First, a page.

Jul 15, 2016 rated it really liked it
This is a quiet and charming little book, the kind of thing you'd imagine Wes Anderson to adapt into a film, awkward and patently-patiently low-key. Two middle-aged, flailing people in London plot, quite independently at first, to kidnap sea turtles from the zoo and set them free in the ocean. Then they meet, quite by accident. That's about it. The story doesn't require much more. In fact, it's real beauty lies in the simplistic way that it behaves: the novel does nothing that you want it to do. ...more
Jun 18, 2013 rated it really liked it
I came across this book when I read Proustitute's review, and as always, he steered me in a good direction. When I first read the description, it sounded a bit like John Irving's debut novel, Setting Free the Bears, and Hoban does use a few ideas from Irving, but the similarity is limited.

Turtle Diary is actually two diaries, one written by William G., a recently divorced father of two currently working a deadend job in a bookstore, and one written by Neaera H., a 40-something single woman and s
Doug H
“Last night I had a dream thought that I held on to carefully until this morning. It was: Those who know it have forgotten every part of it, those who don’t know it remember it completely. Aggravating. Those who know or don’t know what? I haven’t a clue and what’s most annoying is that something in me knows what was meant.”

Aggravating is right! So close to finishing, but I just can’t take any more.
Nicholas During
May 03, 2013 rated it it was amazing
A very bleak look at middle age loneliness in a contemporary city, London, with the existential questions about moder life that come from it. Hoban is probably always a very philosophical fiction writing, with grand ideas running through quite explicitly through the narrative of his novels (at least Riddley Walker and this one which are the only ones I've read). At times there might not be too much of this, and not enough plot to push the reader through. But I think the patient reader ends up be ...more
Chuck LoPresti
Aug 12, 2013 rated it it was amazing  ·  review of another edition
A perfect day for turtle soup. File this somewhere between The Tennants of Moonbloom, short-form Salinger and perhaps Amis' Lucky Jim. So easy to read due to a light touch and great character development - Turtle Diary will please just about anybody interested in romance, reflection and reality. Set in the 1970's England - the characters are intelligent and observant people gently shaving parmesan cheese into the slowly cooling minestrone of their lives both past and present. And like that 10CC ...more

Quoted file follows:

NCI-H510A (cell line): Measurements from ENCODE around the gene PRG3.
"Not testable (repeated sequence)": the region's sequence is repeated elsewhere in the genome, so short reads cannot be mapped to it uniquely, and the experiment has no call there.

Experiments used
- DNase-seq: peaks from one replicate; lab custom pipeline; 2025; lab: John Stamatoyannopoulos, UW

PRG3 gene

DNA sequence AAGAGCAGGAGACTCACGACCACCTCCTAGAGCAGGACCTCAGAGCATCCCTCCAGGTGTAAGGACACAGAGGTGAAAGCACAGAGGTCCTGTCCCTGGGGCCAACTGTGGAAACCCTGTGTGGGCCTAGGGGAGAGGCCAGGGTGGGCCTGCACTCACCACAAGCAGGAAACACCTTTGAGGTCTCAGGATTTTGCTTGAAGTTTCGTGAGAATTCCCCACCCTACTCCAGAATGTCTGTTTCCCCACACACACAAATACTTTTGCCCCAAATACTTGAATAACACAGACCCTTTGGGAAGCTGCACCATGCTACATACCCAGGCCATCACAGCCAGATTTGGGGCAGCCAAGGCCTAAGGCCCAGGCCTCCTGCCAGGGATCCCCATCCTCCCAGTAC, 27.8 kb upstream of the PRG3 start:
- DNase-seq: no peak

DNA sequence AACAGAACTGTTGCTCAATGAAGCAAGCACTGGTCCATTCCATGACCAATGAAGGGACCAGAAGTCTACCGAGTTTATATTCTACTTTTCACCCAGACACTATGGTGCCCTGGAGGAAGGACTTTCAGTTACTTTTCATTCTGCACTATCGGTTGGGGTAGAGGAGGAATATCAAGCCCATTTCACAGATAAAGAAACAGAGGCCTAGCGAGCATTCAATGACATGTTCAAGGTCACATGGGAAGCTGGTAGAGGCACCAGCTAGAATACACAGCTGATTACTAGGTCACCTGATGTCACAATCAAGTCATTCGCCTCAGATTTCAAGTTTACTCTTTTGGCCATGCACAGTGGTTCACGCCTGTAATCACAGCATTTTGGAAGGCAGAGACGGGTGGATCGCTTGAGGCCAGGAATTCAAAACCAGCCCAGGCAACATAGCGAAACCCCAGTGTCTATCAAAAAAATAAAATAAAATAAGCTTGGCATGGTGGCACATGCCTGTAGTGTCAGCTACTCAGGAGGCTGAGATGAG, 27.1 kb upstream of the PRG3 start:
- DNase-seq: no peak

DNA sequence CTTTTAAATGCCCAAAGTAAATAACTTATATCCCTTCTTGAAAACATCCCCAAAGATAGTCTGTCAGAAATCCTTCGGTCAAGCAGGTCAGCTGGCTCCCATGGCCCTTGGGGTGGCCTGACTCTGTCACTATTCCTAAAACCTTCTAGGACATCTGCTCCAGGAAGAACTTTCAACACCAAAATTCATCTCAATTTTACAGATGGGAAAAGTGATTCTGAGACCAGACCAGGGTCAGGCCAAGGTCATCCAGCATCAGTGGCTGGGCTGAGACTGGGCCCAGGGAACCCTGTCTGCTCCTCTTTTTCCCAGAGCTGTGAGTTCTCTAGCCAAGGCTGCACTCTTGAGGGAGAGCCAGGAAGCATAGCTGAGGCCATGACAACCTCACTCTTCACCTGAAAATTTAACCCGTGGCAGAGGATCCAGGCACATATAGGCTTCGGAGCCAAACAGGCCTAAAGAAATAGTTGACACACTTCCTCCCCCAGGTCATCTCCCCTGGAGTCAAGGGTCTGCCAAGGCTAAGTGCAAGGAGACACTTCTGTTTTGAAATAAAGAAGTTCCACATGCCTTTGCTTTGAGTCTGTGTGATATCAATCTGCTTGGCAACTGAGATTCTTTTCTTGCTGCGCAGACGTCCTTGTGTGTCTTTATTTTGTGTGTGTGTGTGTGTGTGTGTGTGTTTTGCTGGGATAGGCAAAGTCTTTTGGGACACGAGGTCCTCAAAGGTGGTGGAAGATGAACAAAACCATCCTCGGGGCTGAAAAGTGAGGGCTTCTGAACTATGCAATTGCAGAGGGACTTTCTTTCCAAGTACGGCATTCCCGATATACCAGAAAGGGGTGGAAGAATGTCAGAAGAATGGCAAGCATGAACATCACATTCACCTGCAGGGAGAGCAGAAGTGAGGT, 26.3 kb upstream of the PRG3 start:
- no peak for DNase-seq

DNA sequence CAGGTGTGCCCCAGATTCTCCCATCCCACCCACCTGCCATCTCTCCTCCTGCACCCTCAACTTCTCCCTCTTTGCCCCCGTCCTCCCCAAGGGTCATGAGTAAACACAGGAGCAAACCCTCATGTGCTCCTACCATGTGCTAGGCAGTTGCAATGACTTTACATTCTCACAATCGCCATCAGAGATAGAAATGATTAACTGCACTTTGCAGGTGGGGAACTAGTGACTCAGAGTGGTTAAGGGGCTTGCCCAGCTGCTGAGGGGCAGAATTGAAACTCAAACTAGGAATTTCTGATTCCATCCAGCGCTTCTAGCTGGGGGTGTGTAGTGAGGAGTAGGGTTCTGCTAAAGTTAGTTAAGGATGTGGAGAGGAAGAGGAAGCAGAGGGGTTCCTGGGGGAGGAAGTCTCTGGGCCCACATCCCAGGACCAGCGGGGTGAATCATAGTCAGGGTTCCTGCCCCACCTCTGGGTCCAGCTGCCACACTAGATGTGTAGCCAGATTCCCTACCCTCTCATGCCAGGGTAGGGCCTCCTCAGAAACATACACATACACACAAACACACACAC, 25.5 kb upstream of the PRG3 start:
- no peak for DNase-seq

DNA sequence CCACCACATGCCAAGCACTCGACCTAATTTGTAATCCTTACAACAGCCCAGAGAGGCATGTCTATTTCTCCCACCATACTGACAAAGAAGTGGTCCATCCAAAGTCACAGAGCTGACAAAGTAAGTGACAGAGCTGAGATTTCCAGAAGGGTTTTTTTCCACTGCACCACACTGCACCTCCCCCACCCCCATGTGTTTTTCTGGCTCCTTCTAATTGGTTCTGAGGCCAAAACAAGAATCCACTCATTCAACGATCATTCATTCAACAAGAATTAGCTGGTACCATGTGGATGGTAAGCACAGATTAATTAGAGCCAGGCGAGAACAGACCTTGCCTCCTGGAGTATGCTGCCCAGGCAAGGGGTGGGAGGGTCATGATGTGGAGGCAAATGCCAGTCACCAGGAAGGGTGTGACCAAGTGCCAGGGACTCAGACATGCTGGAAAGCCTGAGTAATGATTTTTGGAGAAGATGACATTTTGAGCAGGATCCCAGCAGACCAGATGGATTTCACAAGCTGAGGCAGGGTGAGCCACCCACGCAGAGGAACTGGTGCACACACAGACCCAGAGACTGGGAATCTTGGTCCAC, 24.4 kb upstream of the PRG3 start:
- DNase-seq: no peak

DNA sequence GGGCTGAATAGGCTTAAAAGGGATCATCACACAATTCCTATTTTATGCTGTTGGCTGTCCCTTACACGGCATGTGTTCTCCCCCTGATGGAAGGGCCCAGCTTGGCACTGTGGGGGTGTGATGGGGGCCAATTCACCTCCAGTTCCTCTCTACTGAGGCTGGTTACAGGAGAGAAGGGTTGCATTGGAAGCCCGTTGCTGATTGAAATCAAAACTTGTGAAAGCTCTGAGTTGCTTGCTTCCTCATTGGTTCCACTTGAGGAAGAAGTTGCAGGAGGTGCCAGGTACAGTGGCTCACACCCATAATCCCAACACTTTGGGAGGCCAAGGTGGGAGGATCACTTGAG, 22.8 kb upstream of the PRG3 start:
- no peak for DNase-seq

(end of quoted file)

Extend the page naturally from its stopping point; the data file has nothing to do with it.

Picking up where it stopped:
Apr 04, 2014 rated it really liked it
Today I had a realization: the books I like best are the books about lonely people. Give me lonely people, and lonely people only; I give less than a damn about the others.

Seriously: who would want to watch, say, a romantic comedy about a handsome chap who can get any girl he wants, so he sits around being choosy, saying, Anna's nose is rather nicer-looking than Bertha's, but Cynthia has a better investment portfolio than either, while Daphne makes just the kind of lemon cake I like best, so may
Two people, stuck in their respective lives, are suffering from a sort of middle aged slump. The high points of their lives are going to the London Zoo and occasionally their respective literary professions. Neaera H. is a children's book writer who watches her water bug looking for inspiration for her overdue next book. William G. works in a book shop after his marriage dissolves, frustrated that his life has come to this point.

Turtle Diary is told in alternating points of view from each of th
Paul Secor
Sep 25, 2015 rated it really liked it
Thanks to Rod for recommending this to me. I'd seen the film (at least 20 years ago) before reading the book and, as I recall, the film was pretty much true to the book, which is somewhat unusual in my experience.
Apr 17, 2007 rated it liked it  ·  review of another edition
Shelves: 2007_books
By the author of my favorite children's book--A Mole Family Christmas. Didn't ruin my childhood memories, and that's saying something for a book that has both sex and phrases and themes you recognize from the life of Delver Mole and his family .
Cynthia Dunn
Jun 04, 2013 rated it it was amazing
Shelves: nyrb
Thanks to Kris for recommending this book. I never would have known about it otherwise.